Walking the Mardyke Way from Purfleet to Bulphan

A couple of weeks ago I returned to the border of Greater London to walk the Mardyke Way. This ancient river has followed the same course for over 30 million years. Today it carves a path through the Essex countryside on the edge of London. The route I took from Purfleet was around 11-miles followed by around another 3 miles to West Horndon Station. This is great walk through fields, meadows and fens.

Aveley - Mardyke Way

I started at Purfleet to capture the point of the Mardyke’s confluence with the Thames. It has an impressive wide mouth, partly marked by the huge brick 18th Century gunpowder magazine. From here there’s a path beside the river for a relatively short distance before I needed to embark on a wide detour along Tank Hill Road to the village of Aveley. The Old Ship Inn marked the start of Ship Lane with its impressive St. Michael’s Church, the oldest parts of which date from the 12th century.

St. Michael's Church Aveley
St. Michael’s Church Aveley
Mardyke Way sign at Aveley

A mile or so along Ship Lane from Aveley you can find the start of the Mardyke Valley path to Stifford. From here the route closely follows the course of the river passing through fields and fringing woodland.

Mardyke Way

It appeared that the walk had two sections – from Aveley to Davy Down then Stifford Bridge to Bulphan but there’s a walkable path the entire way with only short overgrown areas. There were vast expanses of farmland to the East of the river leading up to Orsett Fen and then beyond into Bulphan and far fewer walkers and cyclists in these upper reaches. It was blazing hot, my neck and calves toasted in the sun.

Harrow Bridge Bulphan - Mardyke Way
Harrow Bridge Bulphan

Harrow Bridge at Bulphan marks one end of the Mardyke Way but it did appear possible to follow the river little further north along the roadside. The promised footpath across fields to West Horndon Station didn’t manifest in reality on the ground despite signs at either end (or at least I could’t find it), meaning I had a precarious at times 2.5-mile walk along Dunnings Lane. An incredible walk that has added to my understanding of the landscape around the fringe of London.

Walking the Essex Coast from Frinton to Walton-on-the-Naze

A half-term escape to the sea. Not just any sea but the North Sea which had been calling me all summer. So we boarded the train at Stratford bound for Frinton-on-Sea and walked along the coast, past beach huts piled high along the seafront, to Walton-on-the-Naze. Reaching the Naze Tower on the crumbling coastline, Felixstowe in view to the north, we turned and headed back for the early evening train back to London.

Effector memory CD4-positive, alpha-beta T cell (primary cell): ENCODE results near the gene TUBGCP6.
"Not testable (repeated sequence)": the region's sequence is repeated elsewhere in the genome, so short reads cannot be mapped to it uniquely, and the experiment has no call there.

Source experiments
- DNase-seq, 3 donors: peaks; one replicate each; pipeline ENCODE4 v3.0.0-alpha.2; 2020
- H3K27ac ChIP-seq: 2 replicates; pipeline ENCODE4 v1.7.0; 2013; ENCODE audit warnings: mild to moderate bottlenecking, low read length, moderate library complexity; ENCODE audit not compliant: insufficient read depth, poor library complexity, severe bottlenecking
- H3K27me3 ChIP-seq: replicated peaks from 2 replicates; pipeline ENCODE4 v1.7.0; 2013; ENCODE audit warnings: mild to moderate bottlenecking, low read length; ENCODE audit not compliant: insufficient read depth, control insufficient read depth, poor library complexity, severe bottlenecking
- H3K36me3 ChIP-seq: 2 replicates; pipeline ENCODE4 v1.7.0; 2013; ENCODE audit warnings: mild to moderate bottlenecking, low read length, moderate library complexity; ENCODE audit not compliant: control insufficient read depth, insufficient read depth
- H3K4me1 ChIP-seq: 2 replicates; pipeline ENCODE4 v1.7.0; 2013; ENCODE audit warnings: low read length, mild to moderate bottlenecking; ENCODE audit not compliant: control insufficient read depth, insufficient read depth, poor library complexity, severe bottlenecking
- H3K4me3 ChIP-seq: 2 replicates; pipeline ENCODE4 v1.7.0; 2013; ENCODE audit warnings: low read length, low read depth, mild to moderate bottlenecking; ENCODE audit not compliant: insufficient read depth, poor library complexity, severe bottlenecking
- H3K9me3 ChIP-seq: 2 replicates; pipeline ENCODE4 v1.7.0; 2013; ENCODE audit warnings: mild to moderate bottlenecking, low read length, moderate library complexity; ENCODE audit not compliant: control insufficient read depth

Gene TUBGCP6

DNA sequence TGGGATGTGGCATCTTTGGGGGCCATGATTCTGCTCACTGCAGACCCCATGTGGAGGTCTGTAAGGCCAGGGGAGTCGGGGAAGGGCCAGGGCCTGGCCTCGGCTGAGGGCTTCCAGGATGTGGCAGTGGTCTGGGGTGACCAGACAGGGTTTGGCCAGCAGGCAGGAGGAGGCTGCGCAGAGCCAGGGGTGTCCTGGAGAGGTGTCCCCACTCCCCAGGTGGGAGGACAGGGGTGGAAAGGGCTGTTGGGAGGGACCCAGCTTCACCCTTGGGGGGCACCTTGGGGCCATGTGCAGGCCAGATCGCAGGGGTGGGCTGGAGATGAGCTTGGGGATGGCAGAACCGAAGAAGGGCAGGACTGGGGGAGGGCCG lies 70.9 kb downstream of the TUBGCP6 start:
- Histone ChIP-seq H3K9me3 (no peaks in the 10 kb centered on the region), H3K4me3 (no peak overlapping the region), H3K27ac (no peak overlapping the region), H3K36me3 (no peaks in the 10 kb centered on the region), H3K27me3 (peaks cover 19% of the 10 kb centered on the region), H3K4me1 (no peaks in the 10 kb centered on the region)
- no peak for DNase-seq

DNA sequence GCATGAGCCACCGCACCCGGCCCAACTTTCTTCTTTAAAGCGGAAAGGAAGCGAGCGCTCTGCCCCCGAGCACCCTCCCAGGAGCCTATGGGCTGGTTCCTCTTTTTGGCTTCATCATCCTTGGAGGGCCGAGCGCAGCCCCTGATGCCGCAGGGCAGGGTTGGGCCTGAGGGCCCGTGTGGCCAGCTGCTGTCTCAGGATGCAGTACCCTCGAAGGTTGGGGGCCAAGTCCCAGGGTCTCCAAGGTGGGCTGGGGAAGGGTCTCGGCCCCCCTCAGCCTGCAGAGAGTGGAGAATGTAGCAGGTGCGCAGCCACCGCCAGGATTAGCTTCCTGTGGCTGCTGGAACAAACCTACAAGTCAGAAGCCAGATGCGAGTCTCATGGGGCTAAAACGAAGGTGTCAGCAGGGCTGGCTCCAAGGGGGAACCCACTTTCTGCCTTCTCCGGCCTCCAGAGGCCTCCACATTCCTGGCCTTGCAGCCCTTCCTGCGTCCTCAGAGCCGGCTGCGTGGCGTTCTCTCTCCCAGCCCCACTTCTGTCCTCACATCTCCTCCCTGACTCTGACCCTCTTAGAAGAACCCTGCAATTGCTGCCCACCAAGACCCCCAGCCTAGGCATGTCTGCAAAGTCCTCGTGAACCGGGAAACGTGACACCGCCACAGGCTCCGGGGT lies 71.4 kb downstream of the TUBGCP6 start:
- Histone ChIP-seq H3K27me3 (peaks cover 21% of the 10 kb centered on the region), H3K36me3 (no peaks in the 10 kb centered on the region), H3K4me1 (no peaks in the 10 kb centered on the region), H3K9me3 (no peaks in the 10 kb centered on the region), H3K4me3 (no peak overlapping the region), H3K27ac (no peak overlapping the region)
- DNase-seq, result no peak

Walking the Thames Estuary from Thorpe Bay to Wakering Stairs

The Broomway is regarded as Britain’s most dangerous path, claiming over a hundred recorded victims and many more undocumented. It’s considered incredibly unwise to even attempt to walk out across the treacherous Maplin Sands without an experienced guide, but I wanted to stand at that point where the path leaves the land.

The walk in this video starts at Thorpe Bay and heads through Shoebryness to the point where the Thames flows out into the North Sea. An incredible walk that will live long in the memory.

Walking the Dengie Peninsula

I was haunted by a walk left unfinished along the River Crouch that I’d undertaken in May 2019. Getting off the train a stop too early I ran out of food, water, daylight and stamina just before reaching Burnham-on-Crouch. So the other week I finally embarked on the next leg of my walk along the Crouch and around the Dengie Peninsula, and then inland to Southminster. It was a walk unlike no other. Hours of solitude – then dense clouds of birdsong punctuated by gut trembling booms of artillery fire from across the estuary at Foulness. Long stretches of sea wall with the North Sea (or Sebald’s German Ocean) lapping up over the stones. The long straight road across fields the only sound the peculiar low hum of the wind turbines. It’s a walk I will never forget.

Walking the Essex Way – Manningtree to Harwich

The Essex Way is an 81-mile long distance path starting in Epping at the end of the Central Line. I walked that first section from Epping to Chipping Ongar in September 2019 and what a glorious walk it was.